#16

For the common truss types I’ve configured the plugin to detect the SketchUp template units and display a metric UI. I’ve also replaced the x/12 system with degrees for the metric interface. All member sizes and other dimensions are open for the metric interface as well.

Go ahead and give it a whirl, if it checks out then I will go ahead and update the attic and monopitch UI with the metric option.


#17

Version 1.0.5 - 10.24.2015
Added Scissor truss type, configurations: (2/2), (4/4).
Metric input enabled for scissor truss types.

In certain instances the scarf length of the bottom chord becomes less than the bearing length, the logic checks for these cases and inserts either a 3.5 or 5.5 heel wedge as required.


#18

This plugin, when completed, would be very useful. When do you expect to make the remaining truss types available and release the final version?


#19

I’ve been adding truss types/families as requested by users and member of this forum and others. The list of families continues to grow and my current todo list is:

Common (tail bearing)
Dual Pitch
Gambrel Attic
Mono Scissor
Floor
Vault or Cathedral
Clerestory

Of course this is only a small sampling of the potential truss families and types.

Beyond the basic truss families I would like to have the plugin also have the option to generate gable end trusses for each family was well as all the raised heel variants (wedges, sliders and verts). The gable end trusses are more complicated than originally thought since structural and dropped gables also need to be included. Dropping the top chord 1.5 or 3.5 inches also further complicates the matter since this change in drop involves a different geometry.

Instead of dumping the trusses at the origin I’ve had requests for the ability to locate the truss array based on selection of a bounding rectangle. I need to give this some serious consideration since it will probably make this plugin that much more valuable and efficient to use.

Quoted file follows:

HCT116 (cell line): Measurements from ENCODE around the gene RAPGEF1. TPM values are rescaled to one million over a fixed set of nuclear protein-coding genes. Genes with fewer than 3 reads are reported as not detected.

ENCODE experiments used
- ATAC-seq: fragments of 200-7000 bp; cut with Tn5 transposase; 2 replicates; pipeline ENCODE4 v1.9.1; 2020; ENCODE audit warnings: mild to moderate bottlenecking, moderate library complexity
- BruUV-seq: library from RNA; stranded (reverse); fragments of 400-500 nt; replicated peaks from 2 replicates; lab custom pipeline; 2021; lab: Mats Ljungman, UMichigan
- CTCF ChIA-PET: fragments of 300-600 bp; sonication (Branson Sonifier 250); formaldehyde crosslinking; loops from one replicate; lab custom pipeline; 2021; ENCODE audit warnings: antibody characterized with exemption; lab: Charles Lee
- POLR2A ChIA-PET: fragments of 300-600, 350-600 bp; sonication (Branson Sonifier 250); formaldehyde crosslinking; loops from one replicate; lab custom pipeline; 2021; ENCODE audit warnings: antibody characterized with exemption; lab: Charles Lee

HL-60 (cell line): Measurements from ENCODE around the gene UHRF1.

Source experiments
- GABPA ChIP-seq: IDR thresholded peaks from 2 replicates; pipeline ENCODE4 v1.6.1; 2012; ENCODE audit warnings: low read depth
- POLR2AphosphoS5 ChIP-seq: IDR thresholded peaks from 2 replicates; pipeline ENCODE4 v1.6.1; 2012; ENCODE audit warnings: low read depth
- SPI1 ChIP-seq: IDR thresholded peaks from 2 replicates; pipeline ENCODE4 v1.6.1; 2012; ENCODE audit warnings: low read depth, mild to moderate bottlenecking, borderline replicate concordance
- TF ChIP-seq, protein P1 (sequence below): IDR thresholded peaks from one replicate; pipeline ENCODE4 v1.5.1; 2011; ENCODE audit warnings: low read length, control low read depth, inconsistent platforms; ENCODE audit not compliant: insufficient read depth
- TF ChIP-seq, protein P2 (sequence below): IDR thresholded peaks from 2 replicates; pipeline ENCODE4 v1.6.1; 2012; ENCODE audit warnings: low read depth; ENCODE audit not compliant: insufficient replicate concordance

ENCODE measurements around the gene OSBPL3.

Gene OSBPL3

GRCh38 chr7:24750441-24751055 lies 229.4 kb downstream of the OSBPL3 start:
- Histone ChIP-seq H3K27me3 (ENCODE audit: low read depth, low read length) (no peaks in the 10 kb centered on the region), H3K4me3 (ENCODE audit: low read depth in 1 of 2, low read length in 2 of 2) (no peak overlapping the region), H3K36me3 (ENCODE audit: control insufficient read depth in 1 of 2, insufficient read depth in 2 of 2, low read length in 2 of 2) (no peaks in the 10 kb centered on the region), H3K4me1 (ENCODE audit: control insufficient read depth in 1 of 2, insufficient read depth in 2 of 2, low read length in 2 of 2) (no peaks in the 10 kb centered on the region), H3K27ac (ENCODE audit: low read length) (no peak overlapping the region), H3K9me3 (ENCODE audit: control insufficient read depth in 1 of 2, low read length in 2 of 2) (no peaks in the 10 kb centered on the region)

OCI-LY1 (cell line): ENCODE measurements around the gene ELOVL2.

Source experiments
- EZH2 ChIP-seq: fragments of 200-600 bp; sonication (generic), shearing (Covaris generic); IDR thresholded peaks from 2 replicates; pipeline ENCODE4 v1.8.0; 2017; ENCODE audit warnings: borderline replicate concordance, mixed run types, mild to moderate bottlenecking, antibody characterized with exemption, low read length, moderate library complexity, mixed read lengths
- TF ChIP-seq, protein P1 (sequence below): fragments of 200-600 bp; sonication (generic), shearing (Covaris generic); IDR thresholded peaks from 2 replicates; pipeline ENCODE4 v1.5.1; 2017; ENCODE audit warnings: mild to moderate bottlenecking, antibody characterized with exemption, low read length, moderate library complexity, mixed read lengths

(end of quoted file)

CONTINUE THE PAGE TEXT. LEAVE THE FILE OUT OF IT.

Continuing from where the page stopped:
I’m also thinking about more complex situations such as entire hip sets and valley sets.

Then there are transition gable end trusses and transition gable end monopitch trusses, which may or may not be worth adding.

On a completely different note I’ve also considered adding in timber framed trusses (ie. hammer beam trusses etc…) however I think a separate plugin dealing specifically with timber framing would be more appropriate.

I have no idea how long it will take me to accomplish all of this. I have become faster at adding truss types as I’ve settled into a standard procedure for adding each truss family. However, each truss family takes at least 2-3 hours to add in and then that only includes 1 or 2 configurations whereas I should probably add at least 4 to 5 configurations for each truss family.

I will probably continue to chip away at this as time allows and as interest grows.

As you can probably tell trusses are intensely interesting to me and that will probably keep me going regardless of the interest levels.


#20

Hi Medeek, Not too sure what part of the WORLD your from, but in the UK, we have a TRUSSED RAFTER ASSOCIATION. On their website they standardise certain widley accepted profiles that I can see your trying to attain with your Truss-Plug-in, i.e. ATTIC, FINK, SCISSOR & so on. I’ve provided the link below that should take you to the download area for these truss forms.

http://www.tra.org.uk/trussed-rafters.php?id=37

These profiles should give you more assistance for particular truss forms that are more realistic in the construction arena. Trusses are generally engineered for a particular situation, so member sizes will tend to vary from situation to situation. From experience, I can more or less second guess what these member cross-sectional sizes are likely to be, I then firm this up with the truss manufacturer at construction quoation stage.

I would therefore suggest the Truss-Plug-in has the ability to change any member cross-sectional size later on once this is recognised in the construction process. So like you said, your Truss-Plug-in would be useful to get a close constructional profile early on in the design stage.

Over & out,
Clayton.